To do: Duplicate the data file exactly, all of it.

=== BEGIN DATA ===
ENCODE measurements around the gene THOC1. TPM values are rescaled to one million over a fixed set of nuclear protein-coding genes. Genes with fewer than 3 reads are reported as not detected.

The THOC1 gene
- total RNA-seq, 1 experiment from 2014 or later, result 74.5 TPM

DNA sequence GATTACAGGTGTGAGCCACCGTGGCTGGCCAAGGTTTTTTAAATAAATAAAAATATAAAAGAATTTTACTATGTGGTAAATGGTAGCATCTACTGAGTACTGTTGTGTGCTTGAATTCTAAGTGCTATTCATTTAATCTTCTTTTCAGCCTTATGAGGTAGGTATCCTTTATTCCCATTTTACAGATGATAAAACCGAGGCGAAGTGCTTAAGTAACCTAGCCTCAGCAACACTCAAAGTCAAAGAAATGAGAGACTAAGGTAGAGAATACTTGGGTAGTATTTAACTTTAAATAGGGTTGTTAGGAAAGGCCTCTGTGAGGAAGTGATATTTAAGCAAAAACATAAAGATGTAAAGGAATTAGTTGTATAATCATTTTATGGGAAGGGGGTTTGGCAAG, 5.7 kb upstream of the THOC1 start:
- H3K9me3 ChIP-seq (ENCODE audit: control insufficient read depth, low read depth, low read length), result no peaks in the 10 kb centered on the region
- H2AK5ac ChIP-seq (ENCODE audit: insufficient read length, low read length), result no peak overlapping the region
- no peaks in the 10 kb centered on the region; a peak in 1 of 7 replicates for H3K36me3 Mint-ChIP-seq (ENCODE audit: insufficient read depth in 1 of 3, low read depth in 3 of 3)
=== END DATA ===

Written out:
ENCODE measurements around the gene THOC1. TPM values are rescaled to one million over a fixed set of nuclear protein-coding genes. Genes with fewer than 3 reads are reported as not detected.

The THOC1 gene
- total RNA-seq, 1 experiment from 2014 or later, result 74.5 TPM

DNA sequence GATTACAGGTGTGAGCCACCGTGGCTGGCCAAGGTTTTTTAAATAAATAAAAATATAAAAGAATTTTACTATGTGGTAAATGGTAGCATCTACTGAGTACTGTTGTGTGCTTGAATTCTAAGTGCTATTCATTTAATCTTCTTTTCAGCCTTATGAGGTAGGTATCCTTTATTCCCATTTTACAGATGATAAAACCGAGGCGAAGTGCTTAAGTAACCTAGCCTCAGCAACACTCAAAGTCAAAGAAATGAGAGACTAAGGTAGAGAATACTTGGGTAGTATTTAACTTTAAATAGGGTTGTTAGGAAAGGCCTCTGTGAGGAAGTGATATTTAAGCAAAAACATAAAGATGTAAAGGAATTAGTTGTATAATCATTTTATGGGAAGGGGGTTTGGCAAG, 5.7 kb upstream of the THOC1 start:
- H3K9me3 ChIP-seq (ENCODE audit: control insufficient read depth, low read depth, low read length), result no peaks in the 10 kb centered on the region
- H2AK5ac ChIP-seq (ENCODE audit: insufficient read length, low read length), result no peak overlapping the region
- no peaks in the 10 kb centered on the region; a peak in 1 of 7 replicates for H3K36me3 Mint-ChIP-seq (ENCODE audit: insufficient read depth in 1 of 3, low read depth in 3 of 3)